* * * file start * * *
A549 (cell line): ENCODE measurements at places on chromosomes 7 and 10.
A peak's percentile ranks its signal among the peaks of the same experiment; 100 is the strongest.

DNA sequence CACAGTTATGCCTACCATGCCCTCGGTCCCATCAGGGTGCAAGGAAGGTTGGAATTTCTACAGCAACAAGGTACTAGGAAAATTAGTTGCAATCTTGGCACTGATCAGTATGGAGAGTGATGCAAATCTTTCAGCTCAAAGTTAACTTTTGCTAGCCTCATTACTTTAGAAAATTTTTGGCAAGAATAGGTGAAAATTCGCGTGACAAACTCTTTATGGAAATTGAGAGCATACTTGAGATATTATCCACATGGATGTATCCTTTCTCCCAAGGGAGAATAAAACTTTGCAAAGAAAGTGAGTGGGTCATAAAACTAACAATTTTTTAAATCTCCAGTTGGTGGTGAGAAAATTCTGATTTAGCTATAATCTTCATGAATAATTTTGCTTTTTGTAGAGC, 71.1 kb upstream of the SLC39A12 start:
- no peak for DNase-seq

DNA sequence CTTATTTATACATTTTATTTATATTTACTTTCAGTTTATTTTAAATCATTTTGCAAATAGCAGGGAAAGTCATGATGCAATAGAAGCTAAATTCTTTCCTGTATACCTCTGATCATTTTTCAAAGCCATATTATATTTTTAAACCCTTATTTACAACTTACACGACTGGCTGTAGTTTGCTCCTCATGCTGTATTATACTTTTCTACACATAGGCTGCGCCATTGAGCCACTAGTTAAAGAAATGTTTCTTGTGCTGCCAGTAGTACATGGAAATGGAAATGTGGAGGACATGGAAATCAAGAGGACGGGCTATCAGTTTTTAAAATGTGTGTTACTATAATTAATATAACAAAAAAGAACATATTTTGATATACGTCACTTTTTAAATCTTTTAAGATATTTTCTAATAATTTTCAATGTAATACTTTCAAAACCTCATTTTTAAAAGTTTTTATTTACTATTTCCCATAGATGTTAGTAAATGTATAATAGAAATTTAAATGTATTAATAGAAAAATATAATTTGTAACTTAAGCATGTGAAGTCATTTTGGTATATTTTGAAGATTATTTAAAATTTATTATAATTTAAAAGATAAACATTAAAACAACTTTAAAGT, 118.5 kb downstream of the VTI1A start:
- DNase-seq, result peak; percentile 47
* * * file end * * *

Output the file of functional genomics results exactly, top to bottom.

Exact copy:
A549 (cell line): ENCODE measurements at places on chromosomes 7 and 10.
A peak's percentile ranks its signal among the peaks of the same experiment; 100 is the strongest.

DNA sequence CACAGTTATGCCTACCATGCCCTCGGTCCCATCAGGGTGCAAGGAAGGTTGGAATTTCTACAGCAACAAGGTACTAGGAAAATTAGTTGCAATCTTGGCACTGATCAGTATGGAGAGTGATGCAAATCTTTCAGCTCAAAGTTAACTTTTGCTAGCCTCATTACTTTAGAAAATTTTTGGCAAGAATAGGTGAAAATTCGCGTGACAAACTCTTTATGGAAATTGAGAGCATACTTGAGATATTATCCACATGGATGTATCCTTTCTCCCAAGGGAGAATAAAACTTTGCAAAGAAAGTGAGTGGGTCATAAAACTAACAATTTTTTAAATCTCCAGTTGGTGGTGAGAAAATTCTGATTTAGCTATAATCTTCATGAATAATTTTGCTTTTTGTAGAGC, 71.1 kb upstream of the SLC39A12 start:
- no peak for DNase-seq

DNA sequence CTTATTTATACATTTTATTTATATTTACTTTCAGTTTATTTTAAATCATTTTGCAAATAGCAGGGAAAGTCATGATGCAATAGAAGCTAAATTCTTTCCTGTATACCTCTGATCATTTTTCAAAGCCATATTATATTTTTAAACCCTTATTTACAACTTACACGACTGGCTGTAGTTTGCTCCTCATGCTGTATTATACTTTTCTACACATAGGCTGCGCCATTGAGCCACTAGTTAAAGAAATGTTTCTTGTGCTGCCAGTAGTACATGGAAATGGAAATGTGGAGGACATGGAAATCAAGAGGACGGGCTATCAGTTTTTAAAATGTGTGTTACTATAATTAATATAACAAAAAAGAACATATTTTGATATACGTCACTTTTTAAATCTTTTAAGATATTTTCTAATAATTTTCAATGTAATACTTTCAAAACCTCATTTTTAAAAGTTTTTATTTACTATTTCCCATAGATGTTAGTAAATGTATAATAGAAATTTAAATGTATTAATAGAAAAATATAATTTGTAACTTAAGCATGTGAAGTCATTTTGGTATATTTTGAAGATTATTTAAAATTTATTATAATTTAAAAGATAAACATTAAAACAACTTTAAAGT, 118.5 kb downstream of the VTI1A start:
- DNase-seq, result peak; percentile 47